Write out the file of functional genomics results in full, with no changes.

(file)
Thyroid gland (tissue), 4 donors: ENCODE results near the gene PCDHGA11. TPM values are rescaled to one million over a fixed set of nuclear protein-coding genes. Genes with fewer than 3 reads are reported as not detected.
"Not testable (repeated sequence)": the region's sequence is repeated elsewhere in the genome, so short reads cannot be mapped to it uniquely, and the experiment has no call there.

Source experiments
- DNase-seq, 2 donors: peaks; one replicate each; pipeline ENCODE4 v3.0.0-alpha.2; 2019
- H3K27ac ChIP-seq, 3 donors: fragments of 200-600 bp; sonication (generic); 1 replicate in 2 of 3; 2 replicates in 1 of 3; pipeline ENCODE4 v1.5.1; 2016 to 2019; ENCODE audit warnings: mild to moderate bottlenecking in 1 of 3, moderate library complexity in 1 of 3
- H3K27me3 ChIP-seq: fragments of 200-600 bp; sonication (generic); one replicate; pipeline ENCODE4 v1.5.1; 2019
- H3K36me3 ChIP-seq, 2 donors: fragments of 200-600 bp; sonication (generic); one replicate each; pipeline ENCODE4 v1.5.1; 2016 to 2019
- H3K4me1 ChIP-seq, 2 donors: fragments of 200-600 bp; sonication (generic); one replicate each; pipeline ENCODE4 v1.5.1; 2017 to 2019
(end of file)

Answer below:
Thyroid gland (tissue), 4 donors: ENCODE results near the gene PCDHGA11. TPM values are rescaled to one million over a fixed set of nuclear protein-coding genes. Genes with fewer than 3 reads are reported as not detected.
"Not testable (repeated sequence)": the region's sequence is repeated elsewhere in the genome, so short reads cannot be mapped to it uniquely, and the experiment has no call there.

Source experiments
- DNase-seq, 2 donors: peaks; one replicate each; pipeline ENCODE4 v3.0.0-alpha.2; 2019
- H3K27ac ChIP-seq, 3 donors: fragments of 200-600 bp; sonication (generic); 1 replicate in 2 of 3; 2 replicates in 1 of 3; pipeline ENCODE4 v1.5.1; 2016 to 2019; ENCODE audit warnings: mild to moderate bottlenecking in 1 of 3, moderate library complexity in 1 of 3
- H3K27me3 ChIP-seq: fragments of 200-600 bp; sonication (generic); one replicate; pipeline ENCODE4 v1.5.1; 2019
- H3K36me3 ChIP-seq, 2 donors: fragments of 200-600 bp; sonication (generic); one replicate each; pipeline ENCODE4 v1.5.1; 2016 to 2019
- H3K4me1 ChIP-seq, 2 donors: fragments of 200-600 bp; sonication (generic); one replicate each; pipeline ENCODE4 v1.5.1; 2017 to 2019